On 22 April 2011, US-based fashion company Kule filed an application for registration of the EU wordmark “KULE” with the European Union Intellectual Property Office (EUIPO). The goods for which registration was sought are in class 14 (jewellery and precious stones), class 18 (wallets, purses and trunks) and class 25 (clothing, footwear and headgear). On 2 November 2011, Fútbol Club Barcelona filed a notice of opposition to registration of the wordmark in respect of all goods concerned. The opposition was based on an alleged infringement of the Spanish wordmark “CULE,” which the club applied for in 1982 and which was also registered to cover goods in classes 14, 18 and 25.

On 1 October 2013, the Opposition Division rejected the opposition. An appeal against the Opposition Division’s decision was dismissed by the EUIPO Board of Appeal on 18 June 2014. The Board of Appeal found that the documents presented by the Fútbol Club did not demonstrate genuine use of the earlier trademark in relation to the goods concerned. This decision was now confirmed by the General Court. Pursuant to Article 42(2) and (3) of Regulation No. 207/2009/EC, a trademark opposition shall be rejected if, at the applicant’s request, the opposer is unable to prove genuine use of the earlier mark during the five years preceding publication of the new mark.

Key Considerations of the General Court

The General Court followed previous Court of Justice of the European Union (CJEU) decisions that genuine use of a trademark could be found where the mark is used in accordance with its essential function, which is to guarantee the identity of the origin of the goods or services for which it is registered. Regarding the extent of the use made of the earlier trademark, the General Court stated that account must be taken to both the commercial volume of the overall use of the mark and the length of the period during which that mark was used, including the frequency of that use.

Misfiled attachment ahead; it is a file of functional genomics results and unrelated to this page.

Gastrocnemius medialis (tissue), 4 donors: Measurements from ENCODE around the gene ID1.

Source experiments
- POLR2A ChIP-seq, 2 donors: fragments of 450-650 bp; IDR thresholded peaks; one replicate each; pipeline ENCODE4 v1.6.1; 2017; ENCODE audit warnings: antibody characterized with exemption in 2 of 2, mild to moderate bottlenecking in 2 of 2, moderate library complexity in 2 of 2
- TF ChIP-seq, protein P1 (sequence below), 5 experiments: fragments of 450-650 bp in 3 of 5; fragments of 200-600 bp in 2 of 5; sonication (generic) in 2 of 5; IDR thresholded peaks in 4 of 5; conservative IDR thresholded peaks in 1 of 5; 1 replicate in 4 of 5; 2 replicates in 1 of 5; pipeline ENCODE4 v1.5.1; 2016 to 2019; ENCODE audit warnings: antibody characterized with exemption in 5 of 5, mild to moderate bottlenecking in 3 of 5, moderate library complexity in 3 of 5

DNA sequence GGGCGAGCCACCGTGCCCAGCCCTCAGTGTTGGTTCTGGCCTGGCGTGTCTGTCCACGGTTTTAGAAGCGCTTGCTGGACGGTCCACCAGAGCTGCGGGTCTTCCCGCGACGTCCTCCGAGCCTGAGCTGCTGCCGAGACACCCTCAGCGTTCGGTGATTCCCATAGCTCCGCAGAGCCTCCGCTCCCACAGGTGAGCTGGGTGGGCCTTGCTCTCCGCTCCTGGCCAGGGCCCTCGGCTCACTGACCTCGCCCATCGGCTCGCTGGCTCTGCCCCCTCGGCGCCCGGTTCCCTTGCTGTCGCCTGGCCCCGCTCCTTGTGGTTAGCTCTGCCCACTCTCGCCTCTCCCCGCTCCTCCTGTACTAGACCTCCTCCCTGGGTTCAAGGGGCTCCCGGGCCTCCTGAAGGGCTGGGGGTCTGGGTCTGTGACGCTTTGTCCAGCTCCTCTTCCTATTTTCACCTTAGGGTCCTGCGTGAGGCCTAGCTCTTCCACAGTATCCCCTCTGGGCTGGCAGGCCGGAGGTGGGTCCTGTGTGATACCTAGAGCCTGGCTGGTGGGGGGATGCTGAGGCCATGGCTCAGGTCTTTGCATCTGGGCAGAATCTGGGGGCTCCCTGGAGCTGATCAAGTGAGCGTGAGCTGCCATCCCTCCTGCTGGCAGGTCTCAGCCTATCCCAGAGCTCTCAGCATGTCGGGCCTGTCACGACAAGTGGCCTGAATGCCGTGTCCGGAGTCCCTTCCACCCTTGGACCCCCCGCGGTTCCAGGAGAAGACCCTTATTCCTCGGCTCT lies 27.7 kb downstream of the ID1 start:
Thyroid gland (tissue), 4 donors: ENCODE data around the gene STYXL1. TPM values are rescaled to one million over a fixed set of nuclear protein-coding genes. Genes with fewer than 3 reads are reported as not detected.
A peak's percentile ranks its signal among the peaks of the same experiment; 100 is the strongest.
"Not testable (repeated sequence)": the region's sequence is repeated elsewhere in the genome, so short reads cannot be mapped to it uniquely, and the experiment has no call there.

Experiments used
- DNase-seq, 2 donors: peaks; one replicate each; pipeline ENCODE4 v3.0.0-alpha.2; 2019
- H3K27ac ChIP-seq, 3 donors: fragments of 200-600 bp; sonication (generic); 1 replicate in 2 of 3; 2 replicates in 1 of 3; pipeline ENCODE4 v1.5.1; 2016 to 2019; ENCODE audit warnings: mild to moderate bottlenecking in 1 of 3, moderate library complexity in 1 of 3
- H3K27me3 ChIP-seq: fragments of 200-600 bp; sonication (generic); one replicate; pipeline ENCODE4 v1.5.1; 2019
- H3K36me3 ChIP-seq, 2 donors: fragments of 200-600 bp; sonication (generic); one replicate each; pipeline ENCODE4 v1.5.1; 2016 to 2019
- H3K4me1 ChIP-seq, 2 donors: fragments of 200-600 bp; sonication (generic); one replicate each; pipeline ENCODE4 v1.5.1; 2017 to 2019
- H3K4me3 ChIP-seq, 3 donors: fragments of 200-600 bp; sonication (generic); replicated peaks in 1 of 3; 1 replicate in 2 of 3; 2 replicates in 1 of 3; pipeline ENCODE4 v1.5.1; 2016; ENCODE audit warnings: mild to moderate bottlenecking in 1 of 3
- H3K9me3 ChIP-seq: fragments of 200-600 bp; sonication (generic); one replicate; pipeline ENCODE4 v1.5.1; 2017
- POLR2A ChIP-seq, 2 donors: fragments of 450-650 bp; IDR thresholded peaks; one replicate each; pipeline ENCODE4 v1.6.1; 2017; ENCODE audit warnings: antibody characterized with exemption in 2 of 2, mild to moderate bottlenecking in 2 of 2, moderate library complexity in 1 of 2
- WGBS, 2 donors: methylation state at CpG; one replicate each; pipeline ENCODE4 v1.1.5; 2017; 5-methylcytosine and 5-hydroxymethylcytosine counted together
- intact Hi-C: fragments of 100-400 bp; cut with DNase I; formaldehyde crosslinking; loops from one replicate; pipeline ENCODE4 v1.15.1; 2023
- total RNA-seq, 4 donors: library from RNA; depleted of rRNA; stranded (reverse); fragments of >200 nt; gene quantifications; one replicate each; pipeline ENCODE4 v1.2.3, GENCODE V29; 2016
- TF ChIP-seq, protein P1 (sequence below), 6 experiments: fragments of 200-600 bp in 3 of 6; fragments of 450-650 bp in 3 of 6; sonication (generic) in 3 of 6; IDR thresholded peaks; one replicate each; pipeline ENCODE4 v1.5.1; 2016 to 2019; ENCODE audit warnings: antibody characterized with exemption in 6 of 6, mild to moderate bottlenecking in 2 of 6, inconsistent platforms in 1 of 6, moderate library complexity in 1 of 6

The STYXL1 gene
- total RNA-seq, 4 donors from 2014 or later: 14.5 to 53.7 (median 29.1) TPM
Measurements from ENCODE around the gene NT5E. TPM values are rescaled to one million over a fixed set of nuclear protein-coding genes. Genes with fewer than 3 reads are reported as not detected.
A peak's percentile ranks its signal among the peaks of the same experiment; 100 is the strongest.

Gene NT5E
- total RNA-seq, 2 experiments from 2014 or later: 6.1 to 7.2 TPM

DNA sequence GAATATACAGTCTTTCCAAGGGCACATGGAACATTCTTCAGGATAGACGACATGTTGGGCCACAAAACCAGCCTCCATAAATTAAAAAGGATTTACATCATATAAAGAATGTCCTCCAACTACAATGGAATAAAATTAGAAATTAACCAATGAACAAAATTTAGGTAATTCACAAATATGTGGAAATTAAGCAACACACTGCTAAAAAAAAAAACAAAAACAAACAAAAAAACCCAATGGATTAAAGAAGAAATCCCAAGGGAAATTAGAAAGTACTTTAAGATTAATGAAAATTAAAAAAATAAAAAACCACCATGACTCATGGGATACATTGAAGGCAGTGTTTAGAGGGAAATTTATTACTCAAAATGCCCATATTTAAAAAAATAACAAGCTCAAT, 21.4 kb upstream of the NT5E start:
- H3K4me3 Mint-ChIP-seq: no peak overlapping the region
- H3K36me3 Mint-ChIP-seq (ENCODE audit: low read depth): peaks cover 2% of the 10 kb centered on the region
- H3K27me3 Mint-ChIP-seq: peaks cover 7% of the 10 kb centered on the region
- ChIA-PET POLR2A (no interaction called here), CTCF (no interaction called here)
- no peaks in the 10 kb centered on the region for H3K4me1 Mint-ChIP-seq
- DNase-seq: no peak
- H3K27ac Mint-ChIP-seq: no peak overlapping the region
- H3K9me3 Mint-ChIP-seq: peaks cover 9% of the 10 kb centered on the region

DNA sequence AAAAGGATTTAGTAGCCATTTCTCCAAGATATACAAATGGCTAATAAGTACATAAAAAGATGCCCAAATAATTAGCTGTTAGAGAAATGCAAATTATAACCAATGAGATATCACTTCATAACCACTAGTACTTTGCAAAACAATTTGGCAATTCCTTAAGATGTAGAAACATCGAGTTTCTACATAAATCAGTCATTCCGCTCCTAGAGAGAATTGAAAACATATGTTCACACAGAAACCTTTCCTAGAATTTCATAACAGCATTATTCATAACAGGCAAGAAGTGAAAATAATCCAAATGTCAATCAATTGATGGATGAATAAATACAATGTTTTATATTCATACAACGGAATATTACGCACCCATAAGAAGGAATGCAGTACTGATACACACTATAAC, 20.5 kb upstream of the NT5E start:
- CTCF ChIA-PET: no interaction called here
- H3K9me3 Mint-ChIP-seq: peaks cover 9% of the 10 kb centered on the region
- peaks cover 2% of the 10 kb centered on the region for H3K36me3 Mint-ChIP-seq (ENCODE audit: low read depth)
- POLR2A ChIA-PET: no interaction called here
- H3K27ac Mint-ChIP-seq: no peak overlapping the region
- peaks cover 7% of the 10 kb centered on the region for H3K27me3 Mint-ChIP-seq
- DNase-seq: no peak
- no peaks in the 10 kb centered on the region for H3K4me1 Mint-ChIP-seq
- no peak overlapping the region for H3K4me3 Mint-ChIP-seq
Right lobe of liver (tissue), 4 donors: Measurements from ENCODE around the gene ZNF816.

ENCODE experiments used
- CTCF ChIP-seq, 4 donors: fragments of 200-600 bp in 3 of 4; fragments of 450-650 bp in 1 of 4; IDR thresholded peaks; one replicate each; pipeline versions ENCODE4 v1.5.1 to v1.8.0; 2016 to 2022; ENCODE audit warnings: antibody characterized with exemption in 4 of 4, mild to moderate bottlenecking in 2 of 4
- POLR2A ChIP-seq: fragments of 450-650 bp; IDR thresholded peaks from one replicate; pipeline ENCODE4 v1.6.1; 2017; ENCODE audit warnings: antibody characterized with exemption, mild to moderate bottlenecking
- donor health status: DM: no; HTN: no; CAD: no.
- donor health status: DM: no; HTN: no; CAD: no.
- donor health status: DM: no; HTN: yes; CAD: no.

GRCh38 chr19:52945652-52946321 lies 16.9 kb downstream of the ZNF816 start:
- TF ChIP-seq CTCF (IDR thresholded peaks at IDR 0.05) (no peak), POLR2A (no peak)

In the present case, the General Court found that Fútbol Club Barcelona had not adduced evidence “to show the place, time, extent or nature of use of the earlier trade marks in relation to the goods covered.” While the General Court acknowledged that the Spanish term culé was indeed used as a nickname for the supporters and players of the club, the use of that term had not been proven in relation to the goods covered by the ”CULE” wordmark.

 

This article was originally published on AllAboutIP – Mayer Brown’s  blog on relevant developments in the fields of intellectual property and unfair competition law. For intellectual property-themed videos, Mayer Brown has launched a dedicated channel available here.

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The EU Trademark Regulation (2015/2424/EU) (the “new Regulation”) amending the Community Trademark Regulation (the “old Regulation”) entered into force on 23 March 2016. Among other things, it brought about new rules concerning the transit of counterfeit trademark goods through the EU.

The Old Rules

The transit of goods was not specifically dealt with under the old Regulation. The latter contained only general provisions about the rights conferred by a Community Trademark, and what should be considered an infringement of a trademark. Section 9 para. 2 of the old Regulation listed infringement actions that could be prohibited by the trademark owner, including, for instance, affixing the sign to goods or to the packaging thereof, offering the goods, putting them on the market or stocking them for these purposes under that sign, among others. The transit of goods from countries outside the EU through the EU territory was not included in the list of infringement actions.

Based on Section 9 of the old Regulation, the Court of Justice of the European Union issued a few decisions according to which: